A really interesting perspective from Democracy Digest:
Zdenek Hrib had been in office for only a couple of months when he first locked horns with Beijing. The youthful mayor of Prague was welcoming diplomats to a reception in the Czech capital when the Chinese ambassador approached and demanded that he kick out the representative of Taiwan, which China does not recognise. Mr Hrib refused, The Financial Times reports:
Indeed, the spat is part of a growing backlash in the central European nation against the closer ties with China promoted by President Milos Zeman. Since 2012, Beijing has sought to boost its influence in the region to gain a diplomatic and economic foothold in the EU. It found a receptive partner in Mr Zeman, who claimed the tighter links would lead to a stream of Chinese investments in Czech projects. …. “If you look at the Chinese promises of investment . . . only a fraction of it happened,” Hrib noted. “And basically they were not investments. They were merely acquisitions of companies or sports clubs that already existed — not investment creating new job opportunities or knowhow transfer.”
Martin Hala, director of Sinopsis, a China-focused research group, agrees. “The relationship was supposed to be based on economic diplomacy, but from that perspective it has been a fiasco,” he said. “The fight [between Prague and China] is a symptom of a relationship that has already been damaged.”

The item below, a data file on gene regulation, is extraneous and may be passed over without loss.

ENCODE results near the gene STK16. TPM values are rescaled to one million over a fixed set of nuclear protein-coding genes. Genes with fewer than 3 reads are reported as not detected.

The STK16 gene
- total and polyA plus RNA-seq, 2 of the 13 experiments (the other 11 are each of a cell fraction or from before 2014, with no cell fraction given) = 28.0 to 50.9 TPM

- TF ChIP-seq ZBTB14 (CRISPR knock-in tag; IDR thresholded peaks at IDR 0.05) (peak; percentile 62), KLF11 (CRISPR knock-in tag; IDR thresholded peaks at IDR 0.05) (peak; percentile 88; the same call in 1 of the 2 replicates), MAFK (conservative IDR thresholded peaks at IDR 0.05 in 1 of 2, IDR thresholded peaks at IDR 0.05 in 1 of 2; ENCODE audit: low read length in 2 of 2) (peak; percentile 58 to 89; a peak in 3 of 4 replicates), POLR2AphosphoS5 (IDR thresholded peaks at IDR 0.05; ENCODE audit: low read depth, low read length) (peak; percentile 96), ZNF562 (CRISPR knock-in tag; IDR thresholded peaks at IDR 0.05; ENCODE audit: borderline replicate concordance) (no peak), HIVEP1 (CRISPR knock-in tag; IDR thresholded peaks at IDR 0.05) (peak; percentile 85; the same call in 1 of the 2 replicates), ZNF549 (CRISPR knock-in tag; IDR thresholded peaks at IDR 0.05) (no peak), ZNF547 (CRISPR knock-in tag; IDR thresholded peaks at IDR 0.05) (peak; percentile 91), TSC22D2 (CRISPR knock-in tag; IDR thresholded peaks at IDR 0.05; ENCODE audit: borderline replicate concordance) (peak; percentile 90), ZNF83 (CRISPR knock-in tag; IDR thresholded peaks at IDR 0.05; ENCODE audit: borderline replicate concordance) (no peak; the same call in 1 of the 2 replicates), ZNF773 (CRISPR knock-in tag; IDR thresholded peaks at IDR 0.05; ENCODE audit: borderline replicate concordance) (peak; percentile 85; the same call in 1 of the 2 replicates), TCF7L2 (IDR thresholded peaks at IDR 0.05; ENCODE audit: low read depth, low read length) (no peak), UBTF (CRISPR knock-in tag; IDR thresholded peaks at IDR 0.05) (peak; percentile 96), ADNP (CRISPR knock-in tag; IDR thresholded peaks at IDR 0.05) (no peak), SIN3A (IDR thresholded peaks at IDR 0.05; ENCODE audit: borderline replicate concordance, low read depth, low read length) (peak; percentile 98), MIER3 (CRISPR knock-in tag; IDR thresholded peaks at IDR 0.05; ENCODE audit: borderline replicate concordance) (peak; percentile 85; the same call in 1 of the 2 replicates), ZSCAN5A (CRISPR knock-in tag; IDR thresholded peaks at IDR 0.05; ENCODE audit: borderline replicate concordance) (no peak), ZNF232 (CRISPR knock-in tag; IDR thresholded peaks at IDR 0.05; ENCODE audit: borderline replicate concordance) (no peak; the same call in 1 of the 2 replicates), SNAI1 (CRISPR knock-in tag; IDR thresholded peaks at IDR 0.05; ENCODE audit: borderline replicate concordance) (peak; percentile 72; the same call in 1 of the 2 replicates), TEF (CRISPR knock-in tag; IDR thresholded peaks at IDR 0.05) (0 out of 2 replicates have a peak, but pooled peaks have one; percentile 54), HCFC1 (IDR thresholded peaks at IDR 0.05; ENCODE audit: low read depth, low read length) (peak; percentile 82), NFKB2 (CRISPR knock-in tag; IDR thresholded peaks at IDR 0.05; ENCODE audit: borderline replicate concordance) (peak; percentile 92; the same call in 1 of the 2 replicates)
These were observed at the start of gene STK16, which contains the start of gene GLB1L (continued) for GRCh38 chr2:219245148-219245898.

The latest World Politics Review details How Russia and China Are Sowing Division and Gaining Influence in Czech Politics, using what @NEDemocracy calls sharp power.
National Endowment for Democracy scholars Christopher Walker and Jessica Ludwig coined the term “sharp power” as the attempts to pierce or penetrate the political and information environments of targeted countries, notes a recent report, Art of Deceit: How China and Russia Use Sharp Power to Subvert the West. While there has much debate over recent years as to whether sharp power is substantively different from soft or hard power, we believe there is merit in the term as a distinct sub-genre of what was historically called ‘influence operations’, they add.